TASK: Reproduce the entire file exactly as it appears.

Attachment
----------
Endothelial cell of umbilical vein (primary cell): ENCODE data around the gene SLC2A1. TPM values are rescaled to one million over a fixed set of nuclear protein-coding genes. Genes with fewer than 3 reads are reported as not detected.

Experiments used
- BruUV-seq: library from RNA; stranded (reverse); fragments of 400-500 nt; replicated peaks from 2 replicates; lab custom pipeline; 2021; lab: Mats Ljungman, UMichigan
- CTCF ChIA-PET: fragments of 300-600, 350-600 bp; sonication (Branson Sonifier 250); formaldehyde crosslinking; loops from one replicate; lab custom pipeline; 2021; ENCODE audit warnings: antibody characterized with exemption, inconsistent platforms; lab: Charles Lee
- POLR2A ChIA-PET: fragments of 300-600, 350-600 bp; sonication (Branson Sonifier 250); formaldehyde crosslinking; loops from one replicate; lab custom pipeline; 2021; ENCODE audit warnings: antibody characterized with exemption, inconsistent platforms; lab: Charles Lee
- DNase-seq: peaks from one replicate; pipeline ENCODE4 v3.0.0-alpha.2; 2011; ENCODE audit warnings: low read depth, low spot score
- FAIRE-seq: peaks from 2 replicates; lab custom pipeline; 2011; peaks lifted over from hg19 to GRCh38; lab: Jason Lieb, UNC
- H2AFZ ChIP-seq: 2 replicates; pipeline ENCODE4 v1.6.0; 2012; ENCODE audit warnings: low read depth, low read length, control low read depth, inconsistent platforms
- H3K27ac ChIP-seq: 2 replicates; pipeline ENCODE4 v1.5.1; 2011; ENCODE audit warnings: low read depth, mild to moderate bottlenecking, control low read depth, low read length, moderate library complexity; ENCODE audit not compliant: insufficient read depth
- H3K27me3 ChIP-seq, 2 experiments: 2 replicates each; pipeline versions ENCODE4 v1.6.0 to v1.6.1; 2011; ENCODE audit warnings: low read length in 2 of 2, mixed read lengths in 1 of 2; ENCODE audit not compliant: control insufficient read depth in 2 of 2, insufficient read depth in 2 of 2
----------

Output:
Endothelial cell of umbilical vein (primary cell): ENCODE data around the gene SLC2A1. TPM values are rescaled to one million over a fixed set of nuclear protein-coding genes. Genes with fewer than 3 reads are reported as not detected.

Experiments used
- BruUV-seq: library from RNA; stranded (reverse); fragments of 400-500 nt; replicated peaks from 2 replicates; lab custom pipeline; 2021; lab: Mats Ljungman, UMichigan
- CTCF ChIA-PET: fragments of 300-600, 350-600 bp; sonication (Branson Sonifier 250); formaldehyde crosslinking; loops from one replicate; lab custom pipeline; 2021; ENCODE audit warnings: antibody characterized with exemption, inconsistent platforms; lab: Charles Lee
- POLR2A ChIA-PET: fragments of 300-600, 350-600 bp; sonication (Branson Sonifier 250); formaldehyde crosslinking; loops from one replicate; lab custom pipeline; 2021; ENCODE audit warnings: antibody characterized with exemption, inconsistent platforms; lab: Charles Lee
- DNase-seq: peaks from one replicate; pipeline ENCODE4 v3.0.0-alpha.2; 2011; ENCODE audit warnings: low read depth, low spot score
- FAIRE-seq: peaks from 2 replicates; lab custom pipeline; 2011; peaks lifted over from hg19 to GRCh38; lab: Jason Lieb, UNC
- H2AFZ ChIP-seq: 2 replicates; pipeline ENCODE4 v1.6.0; 2012; ENCODE audit warnings: low read depth, low read length, control low read depth, inconsistent platforms
- H3K27ac ChIP-seq: 2 replicates; pipeline ENCODE4 v1.5.1; 2011; ENCODE audit warnings: low read depth, mild to moderate bottlenecking, control low read depth, low read length, moderate library complexity; ENCODE audit not compliant: insufficient read depth
- H3K27me3 ChIP-seq, 2 experiments: 2 replicates each; pipeline versions ENCODE4 v1.6.0 to v1.6.1; 2011; ENCODE audit warnings: low read length in 2 of 2, mixed read lengths in 1 of 2; ENCODE audit not compliant: control insufficient read depth in 2 of 2, insufficient read depth in 2 of 2